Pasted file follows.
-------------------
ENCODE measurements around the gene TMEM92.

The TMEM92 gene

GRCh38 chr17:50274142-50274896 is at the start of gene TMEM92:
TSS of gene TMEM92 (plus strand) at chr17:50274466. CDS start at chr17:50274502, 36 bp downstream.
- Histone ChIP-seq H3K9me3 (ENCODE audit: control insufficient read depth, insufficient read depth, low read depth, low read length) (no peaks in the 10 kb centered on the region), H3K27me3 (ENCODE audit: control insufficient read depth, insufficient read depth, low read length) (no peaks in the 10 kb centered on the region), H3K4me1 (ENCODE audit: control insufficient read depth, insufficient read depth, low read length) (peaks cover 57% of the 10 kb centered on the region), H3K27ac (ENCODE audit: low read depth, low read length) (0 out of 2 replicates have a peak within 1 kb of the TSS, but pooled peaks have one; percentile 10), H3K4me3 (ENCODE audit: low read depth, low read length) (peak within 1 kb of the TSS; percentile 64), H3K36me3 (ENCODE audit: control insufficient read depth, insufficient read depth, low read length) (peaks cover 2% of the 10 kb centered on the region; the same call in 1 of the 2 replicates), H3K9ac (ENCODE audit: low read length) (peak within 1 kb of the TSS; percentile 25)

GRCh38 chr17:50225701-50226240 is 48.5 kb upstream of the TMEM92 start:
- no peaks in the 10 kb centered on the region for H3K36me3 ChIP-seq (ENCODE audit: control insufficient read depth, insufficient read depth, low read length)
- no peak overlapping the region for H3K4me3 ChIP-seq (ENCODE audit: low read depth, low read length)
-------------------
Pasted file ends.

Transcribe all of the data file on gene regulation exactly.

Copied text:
ENCODE measurements around the gene TMEM92.

The TMEM92 gene

GRCh38 chr17:50274142-50274896 is at the start of gene TMEM92:
TSS of gene TMEM92 (plus strand) at chr17:50274466. CDS start at chr17:50274502, 36 bp downstream.
- Histone ChIP-seq H3K9me3 (ENCODE audit: control insufficient read depth, insufficient read depth, low read depth, low read length) (no peaks in the 10 kb centered on the region), H3K27me3 (ENCODE audit: control insufficient read depth, insufficient read depth, low read length) (no peaks in the 10 kb centered on the region), H3K4me1 (ENCODE audit: control insufficient read depth, insufficient read depth, low read length) (peaks cover 57% of the 10 kb centered on the region), H3K27ac (ENCODE audit: low read depth, low read length) (0 out of 2 replicates have a peak within 1 kb of the TSS, but pooled peaks have one; percentile 10), H3K4me3 (ENCODE audit: low read depth, low read length) (peak within 1 kb of the TSS; percentile 64), H3K36me3 (ENCODE audit: control insufficient read depth, insufficient read depth, low read length) (peaks cover 2% of the 10 kb centered on the region; the same call in 1 of the 2 replicates), H3K9ac (ENCODE audit: low read length) (peak within 1 kb of the TSS; percentile 25)

GRCh38 chr17:50225701-50226240 is 48.5 kb upstream of the TMEM92 start:
- no peaks in the 10 kb centered on the region for H3K36me3 ChIP-seq (ENCODE audit: control insufficient read depth, insufficient read depth, low read length)
- no peak overlapping the region for H3K4me3 ChIP-seq (ENCODE audit: low read depth, low read length)